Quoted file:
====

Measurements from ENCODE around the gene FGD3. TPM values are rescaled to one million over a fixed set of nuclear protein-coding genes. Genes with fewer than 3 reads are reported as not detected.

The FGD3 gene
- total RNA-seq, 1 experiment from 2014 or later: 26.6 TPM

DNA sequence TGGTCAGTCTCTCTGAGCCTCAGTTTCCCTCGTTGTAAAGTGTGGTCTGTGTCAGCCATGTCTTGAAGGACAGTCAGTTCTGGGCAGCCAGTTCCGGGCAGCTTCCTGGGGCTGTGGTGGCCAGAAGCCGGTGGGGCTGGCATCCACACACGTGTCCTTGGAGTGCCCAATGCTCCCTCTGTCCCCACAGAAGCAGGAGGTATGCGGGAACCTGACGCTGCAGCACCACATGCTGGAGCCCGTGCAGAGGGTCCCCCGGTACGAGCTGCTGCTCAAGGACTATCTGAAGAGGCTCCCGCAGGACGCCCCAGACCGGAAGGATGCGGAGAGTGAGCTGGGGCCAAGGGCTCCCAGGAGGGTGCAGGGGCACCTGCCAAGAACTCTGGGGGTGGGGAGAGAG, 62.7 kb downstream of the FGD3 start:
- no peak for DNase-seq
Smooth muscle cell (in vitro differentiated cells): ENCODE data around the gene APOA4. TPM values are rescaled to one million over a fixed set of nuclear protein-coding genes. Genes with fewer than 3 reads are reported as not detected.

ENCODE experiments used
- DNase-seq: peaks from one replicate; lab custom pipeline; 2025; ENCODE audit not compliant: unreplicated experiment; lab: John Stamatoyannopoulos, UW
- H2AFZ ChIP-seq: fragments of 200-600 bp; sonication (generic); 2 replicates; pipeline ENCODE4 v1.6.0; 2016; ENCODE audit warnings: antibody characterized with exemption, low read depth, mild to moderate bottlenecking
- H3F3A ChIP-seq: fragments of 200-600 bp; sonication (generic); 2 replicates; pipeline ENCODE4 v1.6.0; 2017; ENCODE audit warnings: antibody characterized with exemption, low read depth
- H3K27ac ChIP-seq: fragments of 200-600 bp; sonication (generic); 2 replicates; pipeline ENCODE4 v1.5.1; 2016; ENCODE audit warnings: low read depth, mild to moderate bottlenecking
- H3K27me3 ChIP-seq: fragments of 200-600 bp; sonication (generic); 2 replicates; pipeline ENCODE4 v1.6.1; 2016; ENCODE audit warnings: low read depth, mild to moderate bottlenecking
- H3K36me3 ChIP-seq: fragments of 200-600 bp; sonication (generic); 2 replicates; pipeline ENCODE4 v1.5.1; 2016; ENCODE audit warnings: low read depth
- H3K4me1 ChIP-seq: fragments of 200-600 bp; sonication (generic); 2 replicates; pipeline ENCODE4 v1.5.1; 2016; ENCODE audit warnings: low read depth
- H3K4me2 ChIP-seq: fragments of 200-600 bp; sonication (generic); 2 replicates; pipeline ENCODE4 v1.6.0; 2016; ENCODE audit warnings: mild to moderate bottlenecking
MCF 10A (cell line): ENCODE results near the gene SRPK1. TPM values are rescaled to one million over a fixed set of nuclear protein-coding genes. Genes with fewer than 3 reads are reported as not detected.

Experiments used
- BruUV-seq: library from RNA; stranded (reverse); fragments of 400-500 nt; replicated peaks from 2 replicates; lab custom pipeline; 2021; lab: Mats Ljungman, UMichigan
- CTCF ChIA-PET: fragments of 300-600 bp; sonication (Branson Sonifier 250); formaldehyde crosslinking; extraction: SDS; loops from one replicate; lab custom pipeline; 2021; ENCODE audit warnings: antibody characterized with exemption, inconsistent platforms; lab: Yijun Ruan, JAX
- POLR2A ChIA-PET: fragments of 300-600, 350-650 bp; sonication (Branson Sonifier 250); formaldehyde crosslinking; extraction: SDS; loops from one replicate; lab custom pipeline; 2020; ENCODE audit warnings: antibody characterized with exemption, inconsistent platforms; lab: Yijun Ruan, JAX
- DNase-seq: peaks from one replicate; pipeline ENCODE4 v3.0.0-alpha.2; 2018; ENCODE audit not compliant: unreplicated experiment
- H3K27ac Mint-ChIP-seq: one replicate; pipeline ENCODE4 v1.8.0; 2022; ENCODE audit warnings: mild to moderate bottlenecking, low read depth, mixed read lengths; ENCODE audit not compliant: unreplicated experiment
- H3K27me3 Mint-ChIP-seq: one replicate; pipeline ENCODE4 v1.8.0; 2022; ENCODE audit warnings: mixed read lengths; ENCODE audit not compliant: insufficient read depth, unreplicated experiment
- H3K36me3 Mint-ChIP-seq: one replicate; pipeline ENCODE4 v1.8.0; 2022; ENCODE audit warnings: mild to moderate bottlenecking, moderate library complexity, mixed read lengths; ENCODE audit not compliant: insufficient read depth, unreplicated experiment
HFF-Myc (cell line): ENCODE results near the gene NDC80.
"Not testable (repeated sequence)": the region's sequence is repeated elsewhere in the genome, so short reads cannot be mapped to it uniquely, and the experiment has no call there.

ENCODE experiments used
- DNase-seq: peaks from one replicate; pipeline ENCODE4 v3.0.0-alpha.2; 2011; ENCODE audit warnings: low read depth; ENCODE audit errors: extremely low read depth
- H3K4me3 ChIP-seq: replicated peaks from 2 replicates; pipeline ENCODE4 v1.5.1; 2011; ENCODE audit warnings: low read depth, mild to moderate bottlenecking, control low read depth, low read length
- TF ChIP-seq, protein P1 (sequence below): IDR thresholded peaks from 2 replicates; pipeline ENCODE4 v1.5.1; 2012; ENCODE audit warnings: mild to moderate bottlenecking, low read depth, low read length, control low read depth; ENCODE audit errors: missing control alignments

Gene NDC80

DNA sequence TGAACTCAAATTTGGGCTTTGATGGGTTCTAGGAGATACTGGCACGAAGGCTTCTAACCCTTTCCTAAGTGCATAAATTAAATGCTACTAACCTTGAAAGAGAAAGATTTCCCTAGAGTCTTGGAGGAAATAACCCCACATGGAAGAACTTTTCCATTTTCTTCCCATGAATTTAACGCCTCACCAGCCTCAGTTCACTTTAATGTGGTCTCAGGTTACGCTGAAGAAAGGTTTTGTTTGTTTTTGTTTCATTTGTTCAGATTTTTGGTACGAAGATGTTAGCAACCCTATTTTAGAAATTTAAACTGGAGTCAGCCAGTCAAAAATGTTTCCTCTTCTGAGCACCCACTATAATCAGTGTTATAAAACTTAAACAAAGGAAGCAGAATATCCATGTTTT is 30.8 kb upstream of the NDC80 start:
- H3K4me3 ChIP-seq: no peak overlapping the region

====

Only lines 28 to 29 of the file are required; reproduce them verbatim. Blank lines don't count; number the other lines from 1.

- DNase-seq: peaks from one replicate; pipeline ENCODE4 v3.0.0-alpha.2; 2011; ENCODE audit warnings: low read depth; ENCODE audit errors: extremely low read depth
- H3K4me3 ChIP-seq: replicated peaks from 2 replicates; pipeline ENCODE4 v1.5.1; 2011; ENCODE audit warnings: low read depth, mild to moderate bottlenecking, control low read depth, low read length